Many educators know the amazing facts and stories surrounding Finland and their education system.
This tiny nation made a name for itself when its students ranked among the top in the world on the Programme for International Student Assessment (PISA) for critical-thinking skills in science, math and reading.
However, its school program looks radically unlike U.S. or Asian programs. Here are just a few highlights:
- Little to no homework in the early grades
- No formal academics until age 7
- 75 minutes of recess a day for elementary school
- No standardized testing until age 16!
One U.S. educator, Timothy D. Walker, began teaching fifth-graders in Helsinki after moving to Finland with his family.
What he found amazed him, causing him to reconsider many of his assumptions about the educational system he had grown up with in the United States.
His discoveries eventually led to a blog, Taught by Finland, and a book, “Teach Like Finland: 33 Simple Strategies for Joyful Classrooms.”
How, you may ask, does this apply to homeschoolers? Well, we’re glad you asked!
We found at least 10 recommendations in this book that can apply to home-based educators just as well as (if not more so than) those teaching a traditional classroom.
1. Well-being starts with the teacher.
Walker expresses amazement at the relatively short time teachers in Finland spent “preparing” for their classes and more time relaxing. They were also concerned that he wasn’t relaxing enough!
In September, over the course of a week, three of my Finnish colleagues told me that they worried I might burn out, because they hadn’t seen me in the teachers’ lounge. I admitted to them that I was spending all of those fifteen-minute breaks in my classroom, working hard on different teaching-related tasks.
Their solution? Take more time off!
“One of my colleagues told me that she needed to spend a few minutes every day in the lounge, slowing down with other teachers,” he writes. “She claimed it made her a better teacher.”
How does this apply to homeschool teachers? Well, we may not have a teachers’ lounge, but we can certainly use frequent breaks!
Try to build a few minutes of each day just resting from the task of teaching your kids. This is for yourself, the teacher. It could be during your morning quiet time and devotions, kids’ naptime, meals, or a few minutes in-between subjects.
Additionally, schedule rest days for yourself. Our annual Women’s Encouragement Day is like an official day off for homeschool moms to recharge!
And don’t forget our homeschool conference in the spring, where you can meet with other home-educating colleagues, browse curriculum and brainstorm for the upcoming year.
2. Schedule frequent brain breaks (for students).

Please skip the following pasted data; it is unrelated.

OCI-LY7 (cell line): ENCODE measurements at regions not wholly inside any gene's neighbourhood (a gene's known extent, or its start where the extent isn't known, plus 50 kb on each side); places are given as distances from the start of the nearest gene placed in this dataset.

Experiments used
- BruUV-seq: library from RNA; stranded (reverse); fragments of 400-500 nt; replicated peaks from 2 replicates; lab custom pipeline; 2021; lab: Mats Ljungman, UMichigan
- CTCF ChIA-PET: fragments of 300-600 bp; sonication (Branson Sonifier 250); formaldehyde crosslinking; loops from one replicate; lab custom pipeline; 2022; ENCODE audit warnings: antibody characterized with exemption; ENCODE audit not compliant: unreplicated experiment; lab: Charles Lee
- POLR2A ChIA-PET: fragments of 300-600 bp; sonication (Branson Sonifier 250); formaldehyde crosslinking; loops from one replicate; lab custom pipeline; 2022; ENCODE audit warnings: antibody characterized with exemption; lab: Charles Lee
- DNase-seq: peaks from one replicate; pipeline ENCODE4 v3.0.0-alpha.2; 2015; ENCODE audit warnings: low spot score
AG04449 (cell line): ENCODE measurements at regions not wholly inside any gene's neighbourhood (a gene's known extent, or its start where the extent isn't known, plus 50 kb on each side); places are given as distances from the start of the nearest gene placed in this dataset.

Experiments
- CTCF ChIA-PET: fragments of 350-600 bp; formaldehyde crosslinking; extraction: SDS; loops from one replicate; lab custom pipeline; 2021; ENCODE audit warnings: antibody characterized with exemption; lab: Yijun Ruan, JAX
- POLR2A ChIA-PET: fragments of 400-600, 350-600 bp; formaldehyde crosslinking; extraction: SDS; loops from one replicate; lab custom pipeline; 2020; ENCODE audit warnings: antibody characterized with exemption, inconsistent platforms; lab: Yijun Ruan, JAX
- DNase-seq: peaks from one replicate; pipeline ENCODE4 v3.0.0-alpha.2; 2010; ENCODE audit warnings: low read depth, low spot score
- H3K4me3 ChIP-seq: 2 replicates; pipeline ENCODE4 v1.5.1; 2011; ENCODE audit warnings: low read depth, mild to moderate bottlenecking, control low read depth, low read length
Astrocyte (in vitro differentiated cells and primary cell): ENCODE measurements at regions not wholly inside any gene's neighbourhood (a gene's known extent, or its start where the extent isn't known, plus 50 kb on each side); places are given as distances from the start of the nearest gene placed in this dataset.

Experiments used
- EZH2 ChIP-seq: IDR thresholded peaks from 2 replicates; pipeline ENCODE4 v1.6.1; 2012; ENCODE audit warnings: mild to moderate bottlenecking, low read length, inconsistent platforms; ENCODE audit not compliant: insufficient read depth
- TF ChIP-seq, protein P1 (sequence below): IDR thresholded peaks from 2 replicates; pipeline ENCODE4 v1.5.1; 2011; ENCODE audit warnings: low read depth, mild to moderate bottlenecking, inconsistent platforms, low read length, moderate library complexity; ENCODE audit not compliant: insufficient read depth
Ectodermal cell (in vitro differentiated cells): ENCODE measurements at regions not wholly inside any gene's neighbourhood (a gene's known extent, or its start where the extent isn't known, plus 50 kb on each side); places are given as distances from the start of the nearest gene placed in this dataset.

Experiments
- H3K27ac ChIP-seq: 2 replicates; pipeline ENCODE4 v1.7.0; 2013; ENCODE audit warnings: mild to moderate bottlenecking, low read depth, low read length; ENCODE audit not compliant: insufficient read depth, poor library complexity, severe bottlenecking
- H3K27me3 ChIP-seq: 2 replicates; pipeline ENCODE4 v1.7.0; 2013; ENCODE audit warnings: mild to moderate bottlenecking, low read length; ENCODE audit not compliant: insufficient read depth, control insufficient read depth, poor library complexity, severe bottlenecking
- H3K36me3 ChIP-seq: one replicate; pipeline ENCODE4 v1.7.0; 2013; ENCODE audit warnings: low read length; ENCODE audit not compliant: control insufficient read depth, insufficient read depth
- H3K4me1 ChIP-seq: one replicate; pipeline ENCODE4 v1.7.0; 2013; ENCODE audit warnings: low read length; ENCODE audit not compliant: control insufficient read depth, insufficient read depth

Are your children struggling to focus during school? Maybe it’s because they don’t get enough time to stop focusing!
Based on his experience with frequent breaks built into the Finnish school day, Walker encourages teachers to do the same. We need to start seeing brain breaks, or recesses, as “a strategy to maximize learning.”
Pellegrini’s findings confirm that frequent breaks boost attentiveness in class. With this in mind, we no longer need to fear that students won’t learn what they need to learn if we let them disconnect from their work several times throughout the school day.
All these breaks can take different forms – free reading or writing, a fun math game, or even jumping jacks. However, it is important for the student to choose a break that appeals to them personally.
3. Learn on the move.
Who says school only has to take place sitting down?
Walker outlines learning methods that require movement among classmates: an active gallery walk, for example, or standing desks. Some children read best while walking, or taking clipboards to complete tasks “while standing around the classroom.”
4. Take learning outside!
While we’re on the subject, who says school only has to take place indoors?
Finland is famous for its exposure to nature. This is, after all, the country where parents routinely take sleeping infants outdoors even in freezing temperatures, saying they nap better that way!
Here are just a few suggested strategies for incorporating nature into your homeschool:
- Field trips in the wild
- Cross-country skiing, ice fishing, and other excursions
- Nature journaling and walking
- Greening your “school grounds” with butterfly gardens, bird feeders and baths, and potted plants
5. Focus on relationships.
Walker talks about the importance of strong teacher-student relationships to successful learning.
As parents, we enjoy a closeness to our students that many outside teachers can never touch! While that can present challenges at times, it can also work to our advantage. Walker talks about simple strategies to help strengthen the teacher-student bond:
- Eating lunches together
- Setting aside time just to play with your students (no formal teaching allowed!)
- Using a “soft start” to return to schooling – the Finnish term is ryhmayttaminen, “which literally translates as ‘grouping’ but means something similar to the English term ‘team building’
- Celebrate learning with a tangible achievement (e.g. eating their creations in home economics or sharing book talks with their peers)
6. Employ the Finland ‘Buddy up’ strategy.
Walker talks about a unique Finnish school tradition “in which the sixth grade classrooms would team up with first grade classrooms.”